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Leo Varadkar, the Irish prime minister, has said the UK should table new customs plans within the next two weeks. These are from RTE’s Tony Connelly.
BREAKING: Taoiseach Leo Varadkar says that the British Prime Minister Theresa May shd table a new proposal on the future customs relationship between the EU & UK within the next 2 wks, hints it cd see continued alignment btwn whole of UK and EU on customs into the future
the Taoiseach said the prime minister had given him some insights into what he called “new thinking” on the British side.
Varadkar: I said to the prime minister that any move that helped to align all of the EU and the UK in terms of customs into the future would be beneficial.
“It would help solve some of the problems related to the border but not all of them. It would certainly help us continue to trade between Britain and Ireland much as we do now.”
Following a 45 minute meeting on the margins of the EU-Western Balkans Summit, Mr Varadkar warned repeatedly that keeping the UK aligned on customs was not the only thing required to avoid a hard border.
Theresa May’s new thinking, he said, was presented “verbally and conceptually” and as such Dublin could not respond until it was presented as a formal written proposal in the Brexit negotiations.
Taoiseach said he was “not discouraged”by the meeting.
“The PM gave me an insight into some new thinking the UK government as in relation to customs. Obviously we’ll see how that develops. We haven’t been able to get any detail on that yet,but certainly any move on customs that brings the U.K. closer to the EU is to be welcomed.
He said he made it clear to the prime minister that Ireland would insist on its red line of a legally operable backstop in the Withdrawal Agreement, whatever progress was made on customs.
Asked if the Theresa May could deliver on a new customs relationship given the depths of opposition by hardliners in her cabinet, the Taoiseach said he believed she could, although it involved the “internal politics of the UK.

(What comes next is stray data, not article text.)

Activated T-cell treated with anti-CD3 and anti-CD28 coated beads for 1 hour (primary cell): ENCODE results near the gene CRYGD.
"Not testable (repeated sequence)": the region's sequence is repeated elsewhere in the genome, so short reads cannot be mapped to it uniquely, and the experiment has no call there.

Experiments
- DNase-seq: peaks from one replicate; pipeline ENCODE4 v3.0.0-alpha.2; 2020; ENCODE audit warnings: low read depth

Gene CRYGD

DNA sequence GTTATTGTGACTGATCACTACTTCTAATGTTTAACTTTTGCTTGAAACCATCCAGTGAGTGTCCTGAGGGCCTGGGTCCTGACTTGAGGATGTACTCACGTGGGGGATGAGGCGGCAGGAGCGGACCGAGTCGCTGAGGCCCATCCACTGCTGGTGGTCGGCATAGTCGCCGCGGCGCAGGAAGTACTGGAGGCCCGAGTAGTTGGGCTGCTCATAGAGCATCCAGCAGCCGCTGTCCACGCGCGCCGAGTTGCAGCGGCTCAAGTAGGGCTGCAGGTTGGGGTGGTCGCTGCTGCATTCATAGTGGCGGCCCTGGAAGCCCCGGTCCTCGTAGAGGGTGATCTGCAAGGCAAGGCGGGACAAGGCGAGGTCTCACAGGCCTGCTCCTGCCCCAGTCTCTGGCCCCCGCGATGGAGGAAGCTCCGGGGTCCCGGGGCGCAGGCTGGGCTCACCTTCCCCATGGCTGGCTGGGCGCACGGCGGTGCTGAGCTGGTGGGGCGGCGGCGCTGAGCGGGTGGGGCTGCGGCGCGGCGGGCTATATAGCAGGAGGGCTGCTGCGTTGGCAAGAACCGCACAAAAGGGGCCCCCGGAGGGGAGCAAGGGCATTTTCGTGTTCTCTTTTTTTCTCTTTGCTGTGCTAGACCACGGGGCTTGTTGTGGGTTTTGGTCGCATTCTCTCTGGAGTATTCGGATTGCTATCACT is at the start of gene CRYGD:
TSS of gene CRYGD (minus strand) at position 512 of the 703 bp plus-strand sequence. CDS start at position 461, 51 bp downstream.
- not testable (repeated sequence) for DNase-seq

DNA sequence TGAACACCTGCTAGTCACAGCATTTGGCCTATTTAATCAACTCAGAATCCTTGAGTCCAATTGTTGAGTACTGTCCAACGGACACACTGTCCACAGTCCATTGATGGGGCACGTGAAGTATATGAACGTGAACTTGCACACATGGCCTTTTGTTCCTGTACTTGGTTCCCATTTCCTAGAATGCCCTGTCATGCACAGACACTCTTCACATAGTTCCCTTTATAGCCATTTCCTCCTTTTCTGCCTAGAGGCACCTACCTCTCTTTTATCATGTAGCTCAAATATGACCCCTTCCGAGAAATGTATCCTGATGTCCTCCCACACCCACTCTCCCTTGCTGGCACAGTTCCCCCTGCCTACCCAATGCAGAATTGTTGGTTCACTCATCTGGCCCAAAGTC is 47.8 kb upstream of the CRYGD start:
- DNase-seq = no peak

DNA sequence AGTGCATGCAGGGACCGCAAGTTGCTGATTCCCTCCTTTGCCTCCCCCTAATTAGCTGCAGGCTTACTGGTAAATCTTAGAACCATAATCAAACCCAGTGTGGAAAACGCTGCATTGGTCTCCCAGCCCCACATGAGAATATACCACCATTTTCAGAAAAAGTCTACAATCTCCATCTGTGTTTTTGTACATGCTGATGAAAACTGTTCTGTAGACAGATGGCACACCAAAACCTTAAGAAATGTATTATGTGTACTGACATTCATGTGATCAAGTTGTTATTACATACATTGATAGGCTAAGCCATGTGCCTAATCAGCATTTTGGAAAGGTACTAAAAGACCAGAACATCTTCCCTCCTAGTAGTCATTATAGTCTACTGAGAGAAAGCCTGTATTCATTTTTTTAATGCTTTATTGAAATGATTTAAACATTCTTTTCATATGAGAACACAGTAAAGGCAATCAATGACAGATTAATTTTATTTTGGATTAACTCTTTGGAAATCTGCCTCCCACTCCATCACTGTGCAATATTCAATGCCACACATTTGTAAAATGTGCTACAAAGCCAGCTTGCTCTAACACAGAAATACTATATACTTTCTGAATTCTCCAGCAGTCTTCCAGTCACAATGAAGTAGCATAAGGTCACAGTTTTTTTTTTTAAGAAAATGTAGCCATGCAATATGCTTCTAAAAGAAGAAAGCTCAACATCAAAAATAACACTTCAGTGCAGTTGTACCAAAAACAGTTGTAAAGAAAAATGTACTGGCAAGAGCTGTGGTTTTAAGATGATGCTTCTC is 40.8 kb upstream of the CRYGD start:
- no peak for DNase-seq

Here are the main points from Theresa May’s press conference.
The United Kingdom remains committed to protecting North-South cooperation and to its guarantee of avoiding a hard border. Any future arrangements must be compatible with these overarching requirements. The United Kingdom’s intention is to achieve these objectives through the overall EU-UK relationship. Should this not be possible, the United Kingdom will propose specific solutions to address the unique circumstances of the island of Ireland. In the absence of agreed solutions, the United Kingdom will maintain full alignment with those rules of the internal market and the customs union which, now or in the future, support North-South cooperation, the all-island economy and the protection of the 1998 agreement.
We are working on what our future customs relationship with the European Union will be. In December, when the joint report was published between the European Union and the United Kingdom, we set out clearly options in relation to the commitment that we have given for no hard border between Northern Ireland and Ireland. We expect that to be dealt through the overall relationship we have with the European Union. But there were then two further levels of option, including the final fallback option.
The commission then published a fallback option which was not acceptable to to us. And we will be bringing forward our own proposal for that fallback option in due course.
First of all, we are very clear that we will be leaving the customs union. We will be, in future, outside that customs union able to develop our own independent trade policy …
We are committed, as we leave the customs union and as we look to that future economic partnership, to ensuring that we have a relationship that enables us to have as frictionless trade with the European Union as possible, that we also do [avoid a hard border between Northern Ireland and Ireland] but also that we are able to have an independent trade policy. And that’s what we will be doing and ensuring that at the end of the implementation period – so, as from the end of December 2020 – we will be able to be operating an independent trade policy.